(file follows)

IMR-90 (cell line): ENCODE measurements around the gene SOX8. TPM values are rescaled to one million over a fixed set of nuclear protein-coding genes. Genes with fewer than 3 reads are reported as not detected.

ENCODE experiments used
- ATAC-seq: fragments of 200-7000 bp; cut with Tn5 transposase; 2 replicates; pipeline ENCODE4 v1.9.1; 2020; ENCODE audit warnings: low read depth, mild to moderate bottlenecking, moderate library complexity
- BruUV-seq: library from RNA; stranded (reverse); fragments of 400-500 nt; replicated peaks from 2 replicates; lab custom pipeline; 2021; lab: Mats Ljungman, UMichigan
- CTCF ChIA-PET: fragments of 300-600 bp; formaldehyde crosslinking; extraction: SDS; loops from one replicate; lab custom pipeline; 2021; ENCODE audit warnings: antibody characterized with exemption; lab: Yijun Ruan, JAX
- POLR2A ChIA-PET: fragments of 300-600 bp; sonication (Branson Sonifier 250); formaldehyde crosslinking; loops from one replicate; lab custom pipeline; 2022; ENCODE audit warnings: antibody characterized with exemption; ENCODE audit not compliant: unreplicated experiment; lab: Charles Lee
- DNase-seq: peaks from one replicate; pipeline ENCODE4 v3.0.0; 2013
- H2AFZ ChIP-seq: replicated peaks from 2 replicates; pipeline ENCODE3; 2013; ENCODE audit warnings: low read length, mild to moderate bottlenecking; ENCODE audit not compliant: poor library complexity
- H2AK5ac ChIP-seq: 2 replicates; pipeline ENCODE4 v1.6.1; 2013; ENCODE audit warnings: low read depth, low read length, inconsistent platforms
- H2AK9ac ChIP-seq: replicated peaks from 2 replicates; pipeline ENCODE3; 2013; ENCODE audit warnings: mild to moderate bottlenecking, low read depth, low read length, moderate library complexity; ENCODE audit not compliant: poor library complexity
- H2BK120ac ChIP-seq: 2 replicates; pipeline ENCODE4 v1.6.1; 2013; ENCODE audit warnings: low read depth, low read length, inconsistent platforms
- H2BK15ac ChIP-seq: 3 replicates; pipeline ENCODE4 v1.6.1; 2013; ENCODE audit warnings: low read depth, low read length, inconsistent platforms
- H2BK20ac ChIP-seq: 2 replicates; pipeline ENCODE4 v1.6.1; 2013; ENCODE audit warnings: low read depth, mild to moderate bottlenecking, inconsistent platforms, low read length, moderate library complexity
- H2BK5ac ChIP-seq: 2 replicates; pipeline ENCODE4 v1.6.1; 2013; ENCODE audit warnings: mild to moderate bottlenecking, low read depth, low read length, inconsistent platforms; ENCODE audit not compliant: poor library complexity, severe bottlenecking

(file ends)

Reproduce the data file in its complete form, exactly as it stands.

IMR-90 (cell line): ENCODE measurements around the gene SOX8. TPM values are rescaled to one million over a fixed set of nuclear protein-coding genes. Genes with fewer than 3 reads are reported as not detected.

ENCODE experiments used
- ATAC-seq: fragments of 200-7000 bp; cut with Tn5 transposase; 2 replicates; pipeline ENCODE4 v1.9.1; 2020; ENCODE audit warnings: low read depth, mild to moderate bottlenecking, moderate library complexity
- BruUV-seq: library from RNA; stranded (reverse); fragments of 400-500 nt; replicated peaks from 2 replicates; lab custom pipeline; 2021; lab: Mats Ljungman, UMichigan
- CTCF ChIA-PET: fragments of 300-600 bp; formaldehyde crosslinking; extraction: SDS; loops from one replicate; lab custom pipeline; 2021; ENCODE audit warnings: antibody characterized with exemption; lab: Yijun Ruan, JAX
- POLR2A ChIA-PET: fragments of 300-600 bp; sonication (Branson Sonifier 250); formaldehyde crosslinking; loops from one replicate; lab custom pipeline; 2022; ENCODE audit warnings: antibody characterized with exemption; ENCODE audit not compliant: unreplicated experiment; lab: Charles Lee
- DNase-seq: peaks from one replicate; pipeline ENCODE4 v3.0.0; 2013
- H2AFZ ChIP-seq: replicated peaks from 2 replicates; pipeline ENCODE3; 2013; ENCODE audit warnings: low read length, mild to moderate bottlenecking; ENCODE audit not compliant: poor library complexity
- H2AK5ac ChIP-seq: 2 replicates; pipeline ENCODE4 v1.6.1; 2013; ENCODE audit warnings: low read depth, low read length, inconsistent platforms
- H2AK9ac ChIP-seq: replicated peaks from 2 replicates; pipeline ENCODE3; 2013; ENCODE audit warnings: mild to moderate bottlenecking, low read depth, low read length, moderate library complexity; ENCODE audit not compliant: poor library complexity
- H2BK120ac ChIP-seq: 2 replicates; pipeline ENCODE4 v1.6.1; 2013; ENCODE audit warnings: low read depth, low read length, inconsistent platforms
- H2BK15ac ChIP-seq: 3 replicates; pipeline ENCODE4 v1.6.1; 2013; ENCODE audit warnings: low read depth, low read length, inconsistent platforms
- H2BK20ac ChIP-seq: 2 replicates; pipeline ENCODE4 v1.6.1; 2013; ENCODE audit warnings: low read depth, mild to moderate bottlenecking, inconsistent platforms, low read length, moderate library complexity
- H2BK5ac ChIP-seq: 2 replicates; pipeline ENCODE4 v1.6.1; 2013; ENCODE audit warnings: mild to moderate bottlenecking, low read depth, low read length, inconsistent platforms; ENCODE audit not compliant: poor library complexity, severe bottlenecking